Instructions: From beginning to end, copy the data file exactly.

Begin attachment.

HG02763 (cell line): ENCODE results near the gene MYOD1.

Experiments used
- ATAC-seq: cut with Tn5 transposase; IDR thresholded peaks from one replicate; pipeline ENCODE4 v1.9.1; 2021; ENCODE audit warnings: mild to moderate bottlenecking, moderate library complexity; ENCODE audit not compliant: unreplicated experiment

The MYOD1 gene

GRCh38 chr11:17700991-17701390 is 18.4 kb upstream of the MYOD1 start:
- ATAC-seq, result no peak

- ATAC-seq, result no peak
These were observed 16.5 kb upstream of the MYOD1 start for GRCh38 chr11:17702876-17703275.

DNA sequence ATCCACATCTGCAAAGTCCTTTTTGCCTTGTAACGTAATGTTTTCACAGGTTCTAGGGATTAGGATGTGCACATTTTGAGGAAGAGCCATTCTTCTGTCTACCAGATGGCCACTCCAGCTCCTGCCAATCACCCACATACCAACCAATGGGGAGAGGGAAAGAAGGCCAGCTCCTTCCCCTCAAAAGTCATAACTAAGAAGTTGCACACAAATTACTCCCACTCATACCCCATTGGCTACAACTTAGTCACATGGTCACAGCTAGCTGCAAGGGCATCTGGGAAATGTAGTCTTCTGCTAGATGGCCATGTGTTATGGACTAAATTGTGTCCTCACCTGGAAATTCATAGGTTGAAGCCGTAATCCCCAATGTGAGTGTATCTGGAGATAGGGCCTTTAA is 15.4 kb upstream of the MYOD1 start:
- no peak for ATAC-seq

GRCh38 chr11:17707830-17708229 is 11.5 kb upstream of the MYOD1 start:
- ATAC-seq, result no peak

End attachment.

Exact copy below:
HG02763 (cell line): ENCODE results near the gene MYOD1.

Experiments used
- ATAC-seq: cut with Tn5 transposase; IDR thresholded peaks from one replicate; pipeline ENCODE4 v1.9.1; 2021; ENCODE audit warnings: mild to moderate bottlenecking, moderate library complexity; ENCODE audit not compliant: unreplicated experiment

The MYOD1 gene

GRCh38 chr11:17700991-17701390 is 18.4 kb upstream of the MYOD1 start:
- ATAC-seq, result no peak

- ATAC-seq, result no peak
These were observed 16.5 kb upstream of the MYOD1 start for GRCh38 chr11:17702876-17703275.

DNA sequence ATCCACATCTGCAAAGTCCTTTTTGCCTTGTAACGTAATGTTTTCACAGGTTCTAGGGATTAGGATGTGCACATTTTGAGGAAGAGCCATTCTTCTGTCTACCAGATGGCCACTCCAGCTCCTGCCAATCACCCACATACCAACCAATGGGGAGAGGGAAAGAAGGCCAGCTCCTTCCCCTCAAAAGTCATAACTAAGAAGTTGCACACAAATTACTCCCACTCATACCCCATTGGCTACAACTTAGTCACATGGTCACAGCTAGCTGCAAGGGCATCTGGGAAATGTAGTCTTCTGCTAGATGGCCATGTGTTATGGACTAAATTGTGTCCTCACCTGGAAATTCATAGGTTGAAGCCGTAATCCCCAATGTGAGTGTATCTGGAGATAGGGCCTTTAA is 15.4 kb upstream of the MYOD1 start:
- no peak for ATAC-seq

GRCh38 chr11:17707830-17708229 is 11.5 kb upstream of the MYOD1 start:
- ATAC-seq, result no peak